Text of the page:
A guide to honors and AP courses


Mia Kirkwood

High school students earn the opportunity to partake in honors and Advanced Placement (AP) courses. These classes allow students to test their knowledge, expand their intellect and boost their overall abilities in an academic field. AP and honors classes offer additional incentives such as extra GPA points, college credit and well-rounded college applications. Although these courses provide exemplary incentives, understanding the challenges and possible negative aspects of taking AP and honors will help students make correct choices when deciding which courses to select.

Mia Kirkwood, Reporter

As students enter high school, the burden of college preparation, deciding which classes to take and managing stress levels becomes exceptionally grueling. Understanding rigor and taking courses that fit individual abilities will tremendously help scholars set up their future after high school. Understanding the difference between honors and Advanced Placement (AP) classes becomes an issue that harms scholars once they reach their senior year. Taking the wrong number of AP or honors classes can negatively affect students toward the end of their high school careers and place them in unhelpful positions when applying for college. 

Honors classes

In hopes of an extra challenge within their learning, students can join honors courses. Those who receive a previous teacher’s recommendation or maintain a high grade point average (GPA) can join honors, but the participating students will face in-depth lessons from instructors. These classes require participants to maintain academic motivation and time-management skills and tackle hasty assignments. The content does not differ from an on-level course, but scholars will face sudden lessons and higher expectations from their teachers. As a reward for completing such a rigorous class, those who finish receiving 0.5 points added to their GPA; a student who received a 2.5 would instead receive a 3.0 as their final GPA.

While school boards consider honors an advanced system, AP courses include material that will considerably provide a taxing challenge to the average partaker. All scholars should try honors to test their ability in a demanding academic setting. 

“It mostly depends on the person and how someone learns best but I would say honors classes are worth taking because not only do they boost GPA, but they are faster paced. I think if someone doesn’t like faster-paced classes then honors classes wouldn’t be the best pick,” junior Amsha Shastrula said. 

AP classes

College Board, a non-profit organization that organizes college preparation and study material for high school students, created Advanced Placement (AP) for students interested in extra practice for college. AP courses provide college-level instruction to the average high school setting. In addition, high school teachers receive training from College Board professionals to ensure a specific way of teaching. As a result, the class material differs significantly from an honors or on-level setting. 

Studying, planning and time management will remain at the top of their priority list when attending AP courses. Unlike honors, a student will only succeed by setting aside time every day to study for tests. The College Board creates the students’ tests within the class, ensuring that scholars prepare for the yearly AP exams. After completing an AP course, scholars can take an end-of-the-year exam that will test the scholars on everything they learned during the school year. If the student receives a 3 to a 5 on the exam, they receive a passing score and college credits.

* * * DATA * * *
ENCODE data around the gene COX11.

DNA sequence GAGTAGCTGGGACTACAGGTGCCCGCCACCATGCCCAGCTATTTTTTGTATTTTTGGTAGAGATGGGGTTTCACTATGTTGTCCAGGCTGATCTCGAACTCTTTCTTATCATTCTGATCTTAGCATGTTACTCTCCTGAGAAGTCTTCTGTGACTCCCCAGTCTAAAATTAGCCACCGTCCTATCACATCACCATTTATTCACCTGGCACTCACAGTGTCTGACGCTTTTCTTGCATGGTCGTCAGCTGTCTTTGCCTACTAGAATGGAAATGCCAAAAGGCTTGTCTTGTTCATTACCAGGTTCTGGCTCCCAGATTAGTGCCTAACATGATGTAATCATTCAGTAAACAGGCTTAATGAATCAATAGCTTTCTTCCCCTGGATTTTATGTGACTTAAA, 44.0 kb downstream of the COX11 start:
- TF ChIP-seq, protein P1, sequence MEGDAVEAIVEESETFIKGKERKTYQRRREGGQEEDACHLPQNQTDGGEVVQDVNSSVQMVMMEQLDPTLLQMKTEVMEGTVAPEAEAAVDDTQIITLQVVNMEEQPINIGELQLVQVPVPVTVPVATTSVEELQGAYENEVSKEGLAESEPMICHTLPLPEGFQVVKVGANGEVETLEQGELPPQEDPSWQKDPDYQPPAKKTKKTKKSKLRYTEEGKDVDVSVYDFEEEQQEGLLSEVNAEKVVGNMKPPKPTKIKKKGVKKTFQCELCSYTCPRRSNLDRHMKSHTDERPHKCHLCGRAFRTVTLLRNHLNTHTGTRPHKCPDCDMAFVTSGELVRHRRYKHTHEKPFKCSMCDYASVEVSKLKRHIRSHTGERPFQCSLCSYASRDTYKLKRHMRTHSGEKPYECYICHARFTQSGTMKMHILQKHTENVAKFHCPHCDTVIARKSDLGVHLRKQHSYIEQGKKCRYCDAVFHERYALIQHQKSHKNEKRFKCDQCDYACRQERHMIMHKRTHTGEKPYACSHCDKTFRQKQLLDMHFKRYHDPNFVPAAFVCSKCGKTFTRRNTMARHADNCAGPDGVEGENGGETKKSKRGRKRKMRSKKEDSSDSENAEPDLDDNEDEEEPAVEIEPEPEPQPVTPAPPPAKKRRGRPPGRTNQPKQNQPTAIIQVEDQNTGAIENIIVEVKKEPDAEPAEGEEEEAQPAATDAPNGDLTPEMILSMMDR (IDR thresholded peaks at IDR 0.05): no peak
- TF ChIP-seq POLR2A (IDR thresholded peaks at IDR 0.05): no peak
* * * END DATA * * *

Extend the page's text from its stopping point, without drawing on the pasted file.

“Taking too many [AP] classes could definitely harm a student with their mental health because they start to worry more about their grades and the stress and workload of the classes can be a lot. If someone is taking too many APs then it’s more harmful to their GPA because the more APs someone takes, the more workload there is and there’s less concentration on each of the individual classes. To be ready for college, I think a student should take 8-10 APs throughout their high school career,” Shastrula said. 

Students should tread lightly when considering AP. These classes allow participants to understand and engage in college-level teachings and open opportunities to earn additional college credits. The benefits of this type of class unquestionably appear appealing, but AP courses can cause mass amounts of stress and the possibility of a failing grade. Instead, students should try taking AP within subjects they usually succeed in or one directly related to their possible college major. Colleges look for students who take the most AP courses within their high school careers. Selective schools usually choose students who participated in 7-12 APs. 

“The amount of work and pressure that’s put on you by yourself, your peers, your parents or whoever is a crushing amount. It also has the title of being an AP class which has the connotation of being for the smart people, but you don’t have to be. I mean, we’re [classmates] so young, and I don’t think people realize just how crazy it is that we are taking like four or five or more AP classes per year. That is an insane amount, and it’s okay to ask for more than we can do to push us to be the best that we can be. And I feel like having so many APs is creating an environment that we are not built or prepared for because instead of having this transition from middle school to high school to college, it is now middle school, freshman year, college,” junior Claire Isbitts said.